Definition and Purpose of an Internship
An internship is a structured, credit-bearing work experience in a professional work setting during which the student applies and acquires knowledge and skills. It involves the application of learned skills in a setting, agency or organization related to the department that coordinates the internship. An internship should challenge the student to examine the values of the organization or agency involved in the experience, and to assess the student's education as it relates to the internship.
Other benefits of an internship include: 1) exploring career interests, 2) learning new skills, 3) gaining work experience, 4) developing a professional network, and 5) understanding workplace expectations.
Characteristics of a Wittenberg Internship
Participation in a credit-bearing internship is open to students with junior and senior status. Students who have just completed their sophomore year can register for a summer internship the summer prior to their junior year, so long as they have completed 64 credit hours prior to the summer.
The number of credits and hours on site can vary, depending upon the arrangement between the student, faculty supervisor and site supervisor. The number of credits assigned ranges from one - eight with four semester hour credits being the most common. During the academic year student interns are normally on site for 10-12 hours per week in the 15 week semester. Summer interns can work full-time or may choose to work fewer hours per week. The only stipulation is that a student must work for a minimum of 35 hours for each credit hour.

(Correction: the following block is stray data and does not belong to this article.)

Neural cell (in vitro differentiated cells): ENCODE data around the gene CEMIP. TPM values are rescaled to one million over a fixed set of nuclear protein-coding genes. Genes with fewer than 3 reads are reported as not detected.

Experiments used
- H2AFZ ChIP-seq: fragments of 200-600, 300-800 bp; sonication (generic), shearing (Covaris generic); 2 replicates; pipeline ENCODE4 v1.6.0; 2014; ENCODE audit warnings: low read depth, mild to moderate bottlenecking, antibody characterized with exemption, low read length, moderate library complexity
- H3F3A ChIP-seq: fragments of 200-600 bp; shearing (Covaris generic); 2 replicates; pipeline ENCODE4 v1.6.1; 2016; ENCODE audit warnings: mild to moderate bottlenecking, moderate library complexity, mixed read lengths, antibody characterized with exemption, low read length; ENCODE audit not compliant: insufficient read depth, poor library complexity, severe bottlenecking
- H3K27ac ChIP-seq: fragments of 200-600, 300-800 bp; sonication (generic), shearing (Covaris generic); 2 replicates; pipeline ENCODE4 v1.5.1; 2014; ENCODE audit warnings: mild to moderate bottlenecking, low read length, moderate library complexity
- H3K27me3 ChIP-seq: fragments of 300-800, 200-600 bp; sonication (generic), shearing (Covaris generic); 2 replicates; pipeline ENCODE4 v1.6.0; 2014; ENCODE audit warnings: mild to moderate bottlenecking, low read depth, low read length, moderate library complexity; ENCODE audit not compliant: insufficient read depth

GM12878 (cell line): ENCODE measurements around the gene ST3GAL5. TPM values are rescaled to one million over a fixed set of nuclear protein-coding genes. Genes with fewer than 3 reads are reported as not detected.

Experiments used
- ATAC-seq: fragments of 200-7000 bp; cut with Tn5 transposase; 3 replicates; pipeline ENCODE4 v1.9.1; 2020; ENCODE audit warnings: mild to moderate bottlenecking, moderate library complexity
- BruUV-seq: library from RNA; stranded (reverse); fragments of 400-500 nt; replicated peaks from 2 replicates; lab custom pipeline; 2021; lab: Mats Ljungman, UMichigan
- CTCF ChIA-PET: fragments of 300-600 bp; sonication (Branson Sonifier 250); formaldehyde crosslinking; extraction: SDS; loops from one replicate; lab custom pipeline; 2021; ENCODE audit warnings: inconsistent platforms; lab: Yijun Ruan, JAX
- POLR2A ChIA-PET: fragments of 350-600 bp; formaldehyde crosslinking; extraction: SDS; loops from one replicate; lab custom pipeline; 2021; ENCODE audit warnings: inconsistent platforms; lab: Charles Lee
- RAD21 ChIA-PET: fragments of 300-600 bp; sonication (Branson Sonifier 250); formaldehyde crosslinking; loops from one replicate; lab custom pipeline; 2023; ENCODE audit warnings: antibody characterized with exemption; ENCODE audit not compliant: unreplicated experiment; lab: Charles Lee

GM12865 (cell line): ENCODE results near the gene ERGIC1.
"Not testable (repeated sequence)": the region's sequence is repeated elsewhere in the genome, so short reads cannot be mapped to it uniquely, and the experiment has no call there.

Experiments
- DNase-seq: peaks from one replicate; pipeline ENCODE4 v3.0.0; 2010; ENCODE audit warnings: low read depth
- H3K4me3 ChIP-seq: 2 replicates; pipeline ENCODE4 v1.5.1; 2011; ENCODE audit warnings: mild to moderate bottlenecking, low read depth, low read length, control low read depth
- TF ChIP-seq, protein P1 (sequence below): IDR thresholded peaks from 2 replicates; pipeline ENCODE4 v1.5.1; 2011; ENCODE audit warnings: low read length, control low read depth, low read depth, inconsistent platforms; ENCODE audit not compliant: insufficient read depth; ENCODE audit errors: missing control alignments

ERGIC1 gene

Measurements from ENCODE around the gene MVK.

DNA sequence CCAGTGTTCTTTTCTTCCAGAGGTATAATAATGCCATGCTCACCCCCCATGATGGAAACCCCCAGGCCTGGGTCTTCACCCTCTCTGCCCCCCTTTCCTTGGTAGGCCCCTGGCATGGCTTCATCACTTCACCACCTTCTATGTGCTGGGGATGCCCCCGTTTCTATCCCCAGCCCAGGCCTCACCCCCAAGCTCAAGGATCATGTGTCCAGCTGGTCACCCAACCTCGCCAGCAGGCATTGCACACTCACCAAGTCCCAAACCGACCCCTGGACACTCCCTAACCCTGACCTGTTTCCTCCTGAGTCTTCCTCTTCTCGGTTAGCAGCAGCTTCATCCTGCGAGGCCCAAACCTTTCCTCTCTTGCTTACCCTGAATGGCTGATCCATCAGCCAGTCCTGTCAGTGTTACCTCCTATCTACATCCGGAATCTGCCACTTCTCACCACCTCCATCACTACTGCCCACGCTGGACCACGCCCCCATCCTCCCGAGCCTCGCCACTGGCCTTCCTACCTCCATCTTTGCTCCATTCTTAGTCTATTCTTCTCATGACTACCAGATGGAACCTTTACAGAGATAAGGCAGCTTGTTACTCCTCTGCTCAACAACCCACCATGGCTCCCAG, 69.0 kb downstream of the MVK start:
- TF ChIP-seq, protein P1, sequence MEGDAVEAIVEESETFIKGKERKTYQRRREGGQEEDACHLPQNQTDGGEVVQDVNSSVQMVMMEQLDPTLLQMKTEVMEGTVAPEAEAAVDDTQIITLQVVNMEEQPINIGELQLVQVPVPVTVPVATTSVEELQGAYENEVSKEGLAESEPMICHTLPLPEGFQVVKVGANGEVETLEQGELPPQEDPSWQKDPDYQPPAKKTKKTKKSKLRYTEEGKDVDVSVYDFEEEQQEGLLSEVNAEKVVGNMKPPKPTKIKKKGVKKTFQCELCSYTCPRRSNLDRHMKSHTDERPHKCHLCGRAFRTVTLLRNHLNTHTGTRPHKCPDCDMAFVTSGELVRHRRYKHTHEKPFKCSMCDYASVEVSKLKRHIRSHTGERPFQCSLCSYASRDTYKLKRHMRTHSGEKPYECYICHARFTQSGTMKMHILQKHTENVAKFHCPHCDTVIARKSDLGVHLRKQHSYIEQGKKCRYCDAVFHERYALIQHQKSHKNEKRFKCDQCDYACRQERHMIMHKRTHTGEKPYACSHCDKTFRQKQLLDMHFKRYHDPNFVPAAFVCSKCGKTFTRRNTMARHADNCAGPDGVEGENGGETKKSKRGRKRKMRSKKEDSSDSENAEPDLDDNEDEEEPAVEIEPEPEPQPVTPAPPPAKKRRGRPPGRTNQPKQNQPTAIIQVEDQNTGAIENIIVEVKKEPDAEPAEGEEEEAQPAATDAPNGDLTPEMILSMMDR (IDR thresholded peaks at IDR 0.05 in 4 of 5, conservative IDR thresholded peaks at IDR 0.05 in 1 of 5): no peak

A site supervisor (a qualified professional) and a faculty supervisor (usually from the department of the student's major) are responsible for supervising the intern. The faculty supervisor, in consultation with the site supervisor and the student, is responsible for maintaining the academic quality of the internship. Maintaining the academic nature of the internship is essential because academic credit is awarded for the experience (i.e. volunteering and work-for-pay, although worthwhile experiences, may not be academically sound). An internship agreement, completed prior to beginning the internship, defines mutually agreed upon learning objectives, academic requirements and method of assessment. This agreement form must be turned in to Career Services by the last day to add courses for the semester in which they plan to intern.
Internships may be paid or unpaid. Any payment should be arranged in a separate agreement between the site and the student intern. In some cases however, the student's academic department may not allow compensation.
The Internship Relationship
Internship Site: The organization providing the internship opportunity.
Site Supervisor: The person at the internship site who is directly responsible for the intern and his/her substantive work experience.
Faculty Supervisor: The faculty member responsible for overseeing the grade or credit for the completed internship based on the student's performance and completion of previously agreed upon assignments. A faculty supervisor may be different from the academic advisor.
The relationship among the student, the site supervisor, and the faculty supervisor is perhaps the most influential factor in determining the success of the internship experience. This partnership exists in order that the intern will achieve the learning and the rewards that result from this experience.
Searching for Internships
- Wittenberg's Tiger Den: Job and Internship Board
- Internship search engines such as www.Idealist.org
- Employer web sites. Identify companies, government agencies, and non-profit organizations for descriptions of their internship programs.
- Career Services (Thomas Library Room 210 COMPASS: Sweet Success Center), where you can browse through the collection of internship books and binders of approved internship agreement forms submitted by former interns.
Special Wittenberg Internship Programs: